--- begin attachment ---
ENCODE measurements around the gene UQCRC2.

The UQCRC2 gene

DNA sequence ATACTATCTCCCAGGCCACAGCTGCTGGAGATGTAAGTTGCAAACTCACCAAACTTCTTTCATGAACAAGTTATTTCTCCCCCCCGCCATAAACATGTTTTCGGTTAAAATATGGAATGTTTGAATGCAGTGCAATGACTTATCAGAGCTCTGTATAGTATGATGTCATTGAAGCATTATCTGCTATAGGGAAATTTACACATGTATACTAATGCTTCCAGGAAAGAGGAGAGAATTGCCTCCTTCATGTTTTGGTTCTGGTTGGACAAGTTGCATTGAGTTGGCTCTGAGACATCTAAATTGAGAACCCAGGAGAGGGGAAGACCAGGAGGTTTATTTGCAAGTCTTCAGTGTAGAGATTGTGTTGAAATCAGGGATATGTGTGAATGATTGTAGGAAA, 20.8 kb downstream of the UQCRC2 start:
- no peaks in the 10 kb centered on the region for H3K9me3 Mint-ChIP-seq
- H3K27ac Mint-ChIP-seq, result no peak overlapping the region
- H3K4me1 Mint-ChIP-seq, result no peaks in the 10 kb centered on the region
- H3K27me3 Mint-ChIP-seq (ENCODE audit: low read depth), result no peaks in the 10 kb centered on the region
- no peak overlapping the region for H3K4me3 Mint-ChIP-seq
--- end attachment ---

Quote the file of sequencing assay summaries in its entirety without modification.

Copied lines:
ENCODE measurements around the gene UQCRC2.

The UQCRC2 gene

DNA sequence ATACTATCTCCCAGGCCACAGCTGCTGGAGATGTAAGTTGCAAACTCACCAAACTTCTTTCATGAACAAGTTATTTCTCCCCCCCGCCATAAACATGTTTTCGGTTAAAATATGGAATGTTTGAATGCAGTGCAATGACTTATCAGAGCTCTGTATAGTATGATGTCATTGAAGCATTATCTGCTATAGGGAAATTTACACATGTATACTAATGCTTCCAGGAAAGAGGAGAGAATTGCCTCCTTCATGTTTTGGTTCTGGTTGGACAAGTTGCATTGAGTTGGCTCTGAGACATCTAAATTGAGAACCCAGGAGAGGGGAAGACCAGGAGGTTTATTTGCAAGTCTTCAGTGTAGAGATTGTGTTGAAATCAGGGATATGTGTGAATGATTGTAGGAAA, 20.8 kb downstream of the UQCRC2 start:
- no peaks in the 10 kb centered on the region for H3K9me3 Mint-ChIP-seq
- H3K27ac Mint-ChIP-seq, result no peak overlapping the region
- H3K4me1 Mint-ChIP-seq, result no peaks in the 10 kb centered on the region
- H3K27me3 Mint-ChIP-seq (ENCODE audit: low read depth), result no peaks in the 10 kb centered on the region
- no peak overlapping the region for H3K4me3 Mint-ChIP-seq